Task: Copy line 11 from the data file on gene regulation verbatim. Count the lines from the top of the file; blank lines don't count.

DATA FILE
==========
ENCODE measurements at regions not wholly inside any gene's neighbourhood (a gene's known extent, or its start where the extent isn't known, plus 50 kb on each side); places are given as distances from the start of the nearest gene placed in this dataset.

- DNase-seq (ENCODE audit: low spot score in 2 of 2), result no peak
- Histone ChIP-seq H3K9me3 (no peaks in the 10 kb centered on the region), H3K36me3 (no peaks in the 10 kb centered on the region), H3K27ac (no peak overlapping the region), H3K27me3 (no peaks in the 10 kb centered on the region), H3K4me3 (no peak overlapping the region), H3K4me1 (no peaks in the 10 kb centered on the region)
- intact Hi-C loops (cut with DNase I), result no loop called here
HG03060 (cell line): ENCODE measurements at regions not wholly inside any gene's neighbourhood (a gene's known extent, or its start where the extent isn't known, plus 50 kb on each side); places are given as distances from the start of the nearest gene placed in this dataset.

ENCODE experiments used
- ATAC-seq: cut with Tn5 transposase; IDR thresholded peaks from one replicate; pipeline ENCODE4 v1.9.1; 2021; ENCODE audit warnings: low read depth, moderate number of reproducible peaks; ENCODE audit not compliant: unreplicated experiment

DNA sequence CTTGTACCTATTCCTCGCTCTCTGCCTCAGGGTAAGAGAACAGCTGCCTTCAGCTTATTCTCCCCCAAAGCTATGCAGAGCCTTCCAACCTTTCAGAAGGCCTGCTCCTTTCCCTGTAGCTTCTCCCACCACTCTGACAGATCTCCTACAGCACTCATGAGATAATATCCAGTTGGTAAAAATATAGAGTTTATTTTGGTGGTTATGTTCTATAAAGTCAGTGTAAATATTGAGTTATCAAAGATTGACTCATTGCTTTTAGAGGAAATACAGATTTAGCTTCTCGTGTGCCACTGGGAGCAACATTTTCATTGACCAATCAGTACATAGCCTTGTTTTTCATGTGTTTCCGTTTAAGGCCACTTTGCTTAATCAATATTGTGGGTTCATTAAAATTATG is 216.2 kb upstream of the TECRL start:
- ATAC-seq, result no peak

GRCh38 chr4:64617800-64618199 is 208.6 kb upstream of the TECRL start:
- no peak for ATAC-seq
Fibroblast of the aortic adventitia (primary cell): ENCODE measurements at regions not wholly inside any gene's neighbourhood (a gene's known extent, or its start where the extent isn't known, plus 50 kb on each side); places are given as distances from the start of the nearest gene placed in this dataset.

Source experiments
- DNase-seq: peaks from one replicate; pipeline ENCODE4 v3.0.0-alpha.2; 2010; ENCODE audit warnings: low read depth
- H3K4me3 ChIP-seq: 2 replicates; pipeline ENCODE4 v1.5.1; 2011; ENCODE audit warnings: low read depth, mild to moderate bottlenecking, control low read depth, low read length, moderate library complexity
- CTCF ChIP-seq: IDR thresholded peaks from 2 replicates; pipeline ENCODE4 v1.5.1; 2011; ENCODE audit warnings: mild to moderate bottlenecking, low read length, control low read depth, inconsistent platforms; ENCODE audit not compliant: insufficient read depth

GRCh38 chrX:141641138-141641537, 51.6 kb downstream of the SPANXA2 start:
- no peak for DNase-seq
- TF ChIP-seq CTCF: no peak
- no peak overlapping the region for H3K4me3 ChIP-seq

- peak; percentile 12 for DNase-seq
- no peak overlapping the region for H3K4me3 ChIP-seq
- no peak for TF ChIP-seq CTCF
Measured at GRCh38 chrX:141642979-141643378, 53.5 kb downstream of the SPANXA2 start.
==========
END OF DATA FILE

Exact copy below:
- no peak for ATAC-seq